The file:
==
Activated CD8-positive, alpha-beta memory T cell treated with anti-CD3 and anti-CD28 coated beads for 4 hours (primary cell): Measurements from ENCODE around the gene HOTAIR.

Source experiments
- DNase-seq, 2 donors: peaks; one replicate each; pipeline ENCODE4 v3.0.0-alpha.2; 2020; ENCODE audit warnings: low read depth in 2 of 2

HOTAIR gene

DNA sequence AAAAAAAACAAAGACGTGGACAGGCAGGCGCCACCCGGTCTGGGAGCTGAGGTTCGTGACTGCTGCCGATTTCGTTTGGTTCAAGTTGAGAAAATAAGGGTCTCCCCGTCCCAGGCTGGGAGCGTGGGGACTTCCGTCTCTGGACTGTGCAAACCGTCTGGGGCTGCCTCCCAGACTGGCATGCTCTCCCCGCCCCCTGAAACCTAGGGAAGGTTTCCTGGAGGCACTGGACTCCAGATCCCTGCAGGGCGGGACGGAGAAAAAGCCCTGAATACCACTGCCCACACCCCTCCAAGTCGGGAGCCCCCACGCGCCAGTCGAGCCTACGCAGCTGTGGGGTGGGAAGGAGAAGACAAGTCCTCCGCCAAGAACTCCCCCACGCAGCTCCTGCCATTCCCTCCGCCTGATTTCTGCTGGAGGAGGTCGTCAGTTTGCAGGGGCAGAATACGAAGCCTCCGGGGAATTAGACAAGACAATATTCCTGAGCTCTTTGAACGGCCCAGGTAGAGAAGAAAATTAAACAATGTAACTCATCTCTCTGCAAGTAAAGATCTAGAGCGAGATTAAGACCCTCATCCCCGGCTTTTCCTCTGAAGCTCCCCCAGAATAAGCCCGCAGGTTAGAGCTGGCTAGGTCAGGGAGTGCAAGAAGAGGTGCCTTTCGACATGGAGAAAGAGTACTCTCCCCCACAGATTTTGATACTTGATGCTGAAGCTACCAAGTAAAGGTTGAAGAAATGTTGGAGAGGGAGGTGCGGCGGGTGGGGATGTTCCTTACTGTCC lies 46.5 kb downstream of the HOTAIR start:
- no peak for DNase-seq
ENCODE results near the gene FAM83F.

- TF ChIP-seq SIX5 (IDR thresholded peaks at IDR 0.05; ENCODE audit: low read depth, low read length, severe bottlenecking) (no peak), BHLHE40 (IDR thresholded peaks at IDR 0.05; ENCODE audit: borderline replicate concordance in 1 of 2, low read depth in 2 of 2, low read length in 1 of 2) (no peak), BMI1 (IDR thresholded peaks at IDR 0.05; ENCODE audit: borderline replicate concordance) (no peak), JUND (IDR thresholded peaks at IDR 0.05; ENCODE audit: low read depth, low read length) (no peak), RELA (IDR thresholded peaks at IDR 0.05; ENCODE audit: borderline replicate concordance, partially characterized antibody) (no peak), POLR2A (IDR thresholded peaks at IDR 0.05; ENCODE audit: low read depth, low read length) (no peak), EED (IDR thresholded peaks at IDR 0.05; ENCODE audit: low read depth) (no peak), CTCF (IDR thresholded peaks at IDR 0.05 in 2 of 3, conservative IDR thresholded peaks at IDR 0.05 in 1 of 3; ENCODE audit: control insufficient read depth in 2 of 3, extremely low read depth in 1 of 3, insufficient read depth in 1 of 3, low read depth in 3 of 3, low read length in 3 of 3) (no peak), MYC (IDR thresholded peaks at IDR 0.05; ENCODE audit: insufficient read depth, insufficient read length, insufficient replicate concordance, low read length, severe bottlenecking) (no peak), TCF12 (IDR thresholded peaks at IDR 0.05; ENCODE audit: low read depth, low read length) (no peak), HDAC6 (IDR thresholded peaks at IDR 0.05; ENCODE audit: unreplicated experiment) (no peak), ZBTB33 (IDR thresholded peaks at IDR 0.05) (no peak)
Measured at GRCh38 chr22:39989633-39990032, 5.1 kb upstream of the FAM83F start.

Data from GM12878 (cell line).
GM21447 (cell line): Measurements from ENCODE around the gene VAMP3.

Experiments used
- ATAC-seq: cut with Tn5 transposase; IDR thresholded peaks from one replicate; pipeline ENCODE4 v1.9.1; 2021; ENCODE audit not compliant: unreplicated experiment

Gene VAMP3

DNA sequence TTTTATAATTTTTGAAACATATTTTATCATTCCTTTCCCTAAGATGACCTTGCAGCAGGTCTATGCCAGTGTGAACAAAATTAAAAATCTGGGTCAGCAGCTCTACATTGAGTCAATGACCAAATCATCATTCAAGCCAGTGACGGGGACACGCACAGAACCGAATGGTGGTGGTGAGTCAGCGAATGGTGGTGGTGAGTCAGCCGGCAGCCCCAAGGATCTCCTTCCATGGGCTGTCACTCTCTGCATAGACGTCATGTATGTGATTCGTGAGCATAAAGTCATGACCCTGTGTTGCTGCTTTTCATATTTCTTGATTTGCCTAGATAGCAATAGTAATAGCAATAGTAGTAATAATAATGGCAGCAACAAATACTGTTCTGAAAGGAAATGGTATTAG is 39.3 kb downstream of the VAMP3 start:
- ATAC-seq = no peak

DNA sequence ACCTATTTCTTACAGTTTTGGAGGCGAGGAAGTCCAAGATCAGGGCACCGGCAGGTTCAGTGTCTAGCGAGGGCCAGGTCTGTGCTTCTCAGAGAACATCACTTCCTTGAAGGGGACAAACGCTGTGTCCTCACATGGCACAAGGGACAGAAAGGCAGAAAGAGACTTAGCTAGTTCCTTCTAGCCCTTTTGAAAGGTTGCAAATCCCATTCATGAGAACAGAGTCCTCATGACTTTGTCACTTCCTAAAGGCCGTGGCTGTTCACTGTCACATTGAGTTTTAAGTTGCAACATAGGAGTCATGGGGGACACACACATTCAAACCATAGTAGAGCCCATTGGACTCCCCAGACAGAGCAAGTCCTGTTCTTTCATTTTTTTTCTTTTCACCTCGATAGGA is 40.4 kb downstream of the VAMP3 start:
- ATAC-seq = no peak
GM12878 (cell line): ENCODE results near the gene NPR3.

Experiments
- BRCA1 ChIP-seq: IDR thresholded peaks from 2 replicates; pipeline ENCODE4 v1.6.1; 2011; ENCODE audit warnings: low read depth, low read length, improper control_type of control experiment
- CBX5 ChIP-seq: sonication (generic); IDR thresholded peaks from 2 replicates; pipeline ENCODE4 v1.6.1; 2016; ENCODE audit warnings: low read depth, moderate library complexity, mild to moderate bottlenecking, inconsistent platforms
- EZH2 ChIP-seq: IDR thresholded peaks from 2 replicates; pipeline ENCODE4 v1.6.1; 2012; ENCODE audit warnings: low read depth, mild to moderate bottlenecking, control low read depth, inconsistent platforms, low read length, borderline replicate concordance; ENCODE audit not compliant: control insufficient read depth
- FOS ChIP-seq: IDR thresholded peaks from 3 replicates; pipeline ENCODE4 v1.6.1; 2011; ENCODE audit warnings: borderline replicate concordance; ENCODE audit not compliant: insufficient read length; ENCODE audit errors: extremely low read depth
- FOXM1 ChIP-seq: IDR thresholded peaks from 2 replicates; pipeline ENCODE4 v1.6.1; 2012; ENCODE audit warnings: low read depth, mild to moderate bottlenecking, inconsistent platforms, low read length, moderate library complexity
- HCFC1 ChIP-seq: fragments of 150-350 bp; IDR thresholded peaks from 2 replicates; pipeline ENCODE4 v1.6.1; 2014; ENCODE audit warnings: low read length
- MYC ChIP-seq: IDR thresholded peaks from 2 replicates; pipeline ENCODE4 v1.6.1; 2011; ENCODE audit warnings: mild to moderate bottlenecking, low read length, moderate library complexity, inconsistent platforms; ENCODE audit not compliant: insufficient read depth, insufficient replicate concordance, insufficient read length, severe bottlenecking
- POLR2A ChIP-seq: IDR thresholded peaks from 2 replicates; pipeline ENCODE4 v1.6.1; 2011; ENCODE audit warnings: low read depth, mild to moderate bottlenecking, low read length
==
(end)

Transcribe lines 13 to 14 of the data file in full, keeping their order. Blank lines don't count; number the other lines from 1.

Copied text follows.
- ATAC-seq: cut with Tn5 transposase; IDR thresholded peaks from one replicate; pipeline ENCODE4 v1.9.1; 2021; ENCODE audit not compliant: unreplicated experiment

Gene VAMP3